Hofstede’s Uncertainty/ Avoidance Index (UAI) dimension refers to the degree of uncertainty people in a society feel when facing uncertain or unknown situations. This dimension shows that some cultures value detailed information and others prefer brief ones. In UAI scoring, a culture such as expressed by Belgium people avoids ambiguous situations and they use rule, orders or seek collective truth to get clear information.
According to Professor Geert Hofstede (n. d.), Saudi Arabian society tends to be in high UAI. In other words, Saudi people tend to avoid uncertainty and ambiguous situations as they believe that developing trust between people is the first step to build a successful relationship. Consequently, they try to avoid mysterious persons and won’t tolerate them.
The last dimension is termed Long Term Orientation (LTO) which refers to how much a nation values long standing rather than short term traditions and values. Countries such as United Kingdom do not value traditions highly and therefore, the people are always willing to help each other execute innovative plans as long as they get to participate fully (Yum, 1994). However, Saudi culture tends to use long term orientations and people try to develop relationships within their society. For example, when friends meet in a restaurant for a meal, every one tries to pay a bill for the others to show them that he or she reveres them in order to develop a friendship.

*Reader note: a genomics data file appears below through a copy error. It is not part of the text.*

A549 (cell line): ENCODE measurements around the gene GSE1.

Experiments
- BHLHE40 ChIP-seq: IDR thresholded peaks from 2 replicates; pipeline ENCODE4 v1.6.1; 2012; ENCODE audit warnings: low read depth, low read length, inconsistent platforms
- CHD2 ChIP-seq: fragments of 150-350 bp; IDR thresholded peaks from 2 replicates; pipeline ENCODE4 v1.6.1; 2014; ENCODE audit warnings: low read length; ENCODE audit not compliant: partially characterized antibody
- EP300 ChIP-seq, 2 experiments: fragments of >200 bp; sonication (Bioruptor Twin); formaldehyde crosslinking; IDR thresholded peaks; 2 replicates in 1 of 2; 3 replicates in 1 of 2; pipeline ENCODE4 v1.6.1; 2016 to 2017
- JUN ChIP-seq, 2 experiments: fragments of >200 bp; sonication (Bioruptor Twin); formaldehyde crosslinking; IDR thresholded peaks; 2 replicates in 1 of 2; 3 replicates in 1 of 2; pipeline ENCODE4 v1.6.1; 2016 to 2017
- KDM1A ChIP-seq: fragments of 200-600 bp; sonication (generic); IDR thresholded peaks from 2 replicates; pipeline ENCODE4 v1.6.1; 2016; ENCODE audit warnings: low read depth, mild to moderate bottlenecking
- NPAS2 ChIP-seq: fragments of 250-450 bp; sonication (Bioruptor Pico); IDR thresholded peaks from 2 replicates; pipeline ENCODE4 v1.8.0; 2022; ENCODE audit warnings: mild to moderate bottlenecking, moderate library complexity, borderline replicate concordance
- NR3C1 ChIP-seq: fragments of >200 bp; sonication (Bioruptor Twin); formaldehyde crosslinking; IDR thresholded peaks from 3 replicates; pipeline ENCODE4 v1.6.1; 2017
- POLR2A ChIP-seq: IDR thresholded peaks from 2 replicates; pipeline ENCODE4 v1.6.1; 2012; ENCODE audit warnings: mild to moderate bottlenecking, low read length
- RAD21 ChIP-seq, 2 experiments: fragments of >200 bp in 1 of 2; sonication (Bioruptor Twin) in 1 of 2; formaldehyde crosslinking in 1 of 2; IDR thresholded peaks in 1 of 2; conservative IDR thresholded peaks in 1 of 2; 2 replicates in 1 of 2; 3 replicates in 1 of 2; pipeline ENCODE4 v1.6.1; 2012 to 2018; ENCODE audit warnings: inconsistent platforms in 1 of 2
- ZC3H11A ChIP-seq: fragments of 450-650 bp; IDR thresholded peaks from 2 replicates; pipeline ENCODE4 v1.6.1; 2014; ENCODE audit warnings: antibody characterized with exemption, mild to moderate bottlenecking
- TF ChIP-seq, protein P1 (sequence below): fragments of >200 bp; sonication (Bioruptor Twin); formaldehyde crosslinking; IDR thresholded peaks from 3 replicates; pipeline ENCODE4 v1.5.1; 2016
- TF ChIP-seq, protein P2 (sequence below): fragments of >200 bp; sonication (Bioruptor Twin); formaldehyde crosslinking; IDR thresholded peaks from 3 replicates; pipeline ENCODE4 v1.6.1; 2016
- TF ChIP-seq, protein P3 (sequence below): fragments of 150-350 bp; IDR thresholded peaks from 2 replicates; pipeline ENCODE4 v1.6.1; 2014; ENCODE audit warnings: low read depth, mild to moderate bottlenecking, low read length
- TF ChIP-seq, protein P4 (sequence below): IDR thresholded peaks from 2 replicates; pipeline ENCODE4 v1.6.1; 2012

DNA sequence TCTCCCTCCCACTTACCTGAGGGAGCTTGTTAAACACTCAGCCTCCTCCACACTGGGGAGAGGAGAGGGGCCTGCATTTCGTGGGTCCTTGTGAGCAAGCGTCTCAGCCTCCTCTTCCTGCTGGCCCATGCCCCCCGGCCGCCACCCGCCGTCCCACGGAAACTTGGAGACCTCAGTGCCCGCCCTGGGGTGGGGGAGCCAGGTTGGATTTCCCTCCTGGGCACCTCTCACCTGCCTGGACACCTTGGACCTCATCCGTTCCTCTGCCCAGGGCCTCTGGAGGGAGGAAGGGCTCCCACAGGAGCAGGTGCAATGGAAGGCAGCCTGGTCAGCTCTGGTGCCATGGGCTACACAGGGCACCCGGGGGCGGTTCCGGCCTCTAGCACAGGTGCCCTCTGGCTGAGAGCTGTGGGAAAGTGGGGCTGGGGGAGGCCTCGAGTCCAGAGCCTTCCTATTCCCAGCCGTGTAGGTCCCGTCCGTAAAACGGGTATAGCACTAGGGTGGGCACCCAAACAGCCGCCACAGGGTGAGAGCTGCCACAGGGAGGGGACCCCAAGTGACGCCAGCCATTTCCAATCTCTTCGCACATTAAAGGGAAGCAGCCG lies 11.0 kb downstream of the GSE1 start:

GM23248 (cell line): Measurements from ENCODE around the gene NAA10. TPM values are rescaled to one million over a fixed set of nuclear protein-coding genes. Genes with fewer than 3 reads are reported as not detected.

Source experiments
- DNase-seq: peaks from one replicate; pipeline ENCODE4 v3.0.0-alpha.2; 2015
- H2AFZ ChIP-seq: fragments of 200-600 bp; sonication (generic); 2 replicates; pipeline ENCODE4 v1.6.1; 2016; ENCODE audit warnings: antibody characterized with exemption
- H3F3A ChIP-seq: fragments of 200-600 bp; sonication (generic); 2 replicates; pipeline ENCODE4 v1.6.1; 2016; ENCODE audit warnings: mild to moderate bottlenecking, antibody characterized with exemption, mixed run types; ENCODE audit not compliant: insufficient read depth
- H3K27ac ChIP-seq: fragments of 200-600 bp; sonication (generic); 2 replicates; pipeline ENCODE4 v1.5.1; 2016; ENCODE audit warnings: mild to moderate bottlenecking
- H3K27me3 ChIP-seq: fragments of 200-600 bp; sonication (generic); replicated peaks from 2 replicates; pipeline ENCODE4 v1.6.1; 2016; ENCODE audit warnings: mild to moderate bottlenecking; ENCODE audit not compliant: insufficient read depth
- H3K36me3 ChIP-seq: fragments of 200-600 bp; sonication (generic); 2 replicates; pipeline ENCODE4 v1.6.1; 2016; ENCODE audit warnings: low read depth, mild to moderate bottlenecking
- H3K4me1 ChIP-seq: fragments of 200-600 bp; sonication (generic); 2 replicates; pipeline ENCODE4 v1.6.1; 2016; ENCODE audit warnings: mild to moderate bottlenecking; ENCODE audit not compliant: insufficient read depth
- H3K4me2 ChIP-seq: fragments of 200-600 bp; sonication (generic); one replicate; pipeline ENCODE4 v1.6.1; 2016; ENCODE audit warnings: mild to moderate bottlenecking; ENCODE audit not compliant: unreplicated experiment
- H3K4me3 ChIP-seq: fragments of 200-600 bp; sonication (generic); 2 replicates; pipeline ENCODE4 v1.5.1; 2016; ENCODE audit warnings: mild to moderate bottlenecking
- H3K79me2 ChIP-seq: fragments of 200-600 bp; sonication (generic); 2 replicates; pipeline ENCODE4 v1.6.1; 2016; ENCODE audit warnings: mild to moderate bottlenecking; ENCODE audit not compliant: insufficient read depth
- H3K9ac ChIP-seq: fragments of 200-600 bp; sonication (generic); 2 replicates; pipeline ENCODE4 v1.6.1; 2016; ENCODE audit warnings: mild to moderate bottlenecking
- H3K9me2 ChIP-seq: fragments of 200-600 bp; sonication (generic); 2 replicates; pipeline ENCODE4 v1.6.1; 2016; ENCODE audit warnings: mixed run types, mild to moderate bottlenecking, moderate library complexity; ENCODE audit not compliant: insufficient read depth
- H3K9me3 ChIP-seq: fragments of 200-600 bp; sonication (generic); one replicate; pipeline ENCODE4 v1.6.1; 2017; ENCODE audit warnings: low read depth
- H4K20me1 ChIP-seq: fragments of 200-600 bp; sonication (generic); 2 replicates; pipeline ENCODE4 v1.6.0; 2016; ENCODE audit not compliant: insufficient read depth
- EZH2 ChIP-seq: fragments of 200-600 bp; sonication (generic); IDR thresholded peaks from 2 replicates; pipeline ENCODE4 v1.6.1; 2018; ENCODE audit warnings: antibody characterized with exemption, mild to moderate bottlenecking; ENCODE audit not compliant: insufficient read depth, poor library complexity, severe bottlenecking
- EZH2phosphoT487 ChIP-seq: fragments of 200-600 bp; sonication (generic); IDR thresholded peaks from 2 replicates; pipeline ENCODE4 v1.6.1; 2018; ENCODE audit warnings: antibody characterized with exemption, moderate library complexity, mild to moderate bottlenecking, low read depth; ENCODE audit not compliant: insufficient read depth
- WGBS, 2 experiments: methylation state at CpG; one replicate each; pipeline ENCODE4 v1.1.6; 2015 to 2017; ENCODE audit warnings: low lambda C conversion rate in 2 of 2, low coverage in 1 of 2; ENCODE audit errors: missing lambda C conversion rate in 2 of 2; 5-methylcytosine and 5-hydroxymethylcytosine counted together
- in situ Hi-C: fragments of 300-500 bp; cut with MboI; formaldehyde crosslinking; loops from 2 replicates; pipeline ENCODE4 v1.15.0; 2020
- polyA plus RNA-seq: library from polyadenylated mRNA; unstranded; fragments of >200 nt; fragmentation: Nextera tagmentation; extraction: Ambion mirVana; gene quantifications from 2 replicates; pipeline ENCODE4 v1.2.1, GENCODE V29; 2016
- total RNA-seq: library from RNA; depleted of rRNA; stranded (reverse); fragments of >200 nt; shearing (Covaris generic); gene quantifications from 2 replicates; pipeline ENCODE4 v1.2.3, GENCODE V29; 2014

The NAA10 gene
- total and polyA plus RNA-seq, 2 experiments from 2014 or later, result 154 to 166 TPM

From the above discussed theories and examples the impact of culture on communication has been vividly brought to the fore particularly with reference to Saudi culture. The Hall culture model and Hofstede five dimension models have been used to show how different cultures across the world determine how people communicate. The different communication styles have also been explained as well as how culture influences them. It is evidently clear that culture greatly influences communication.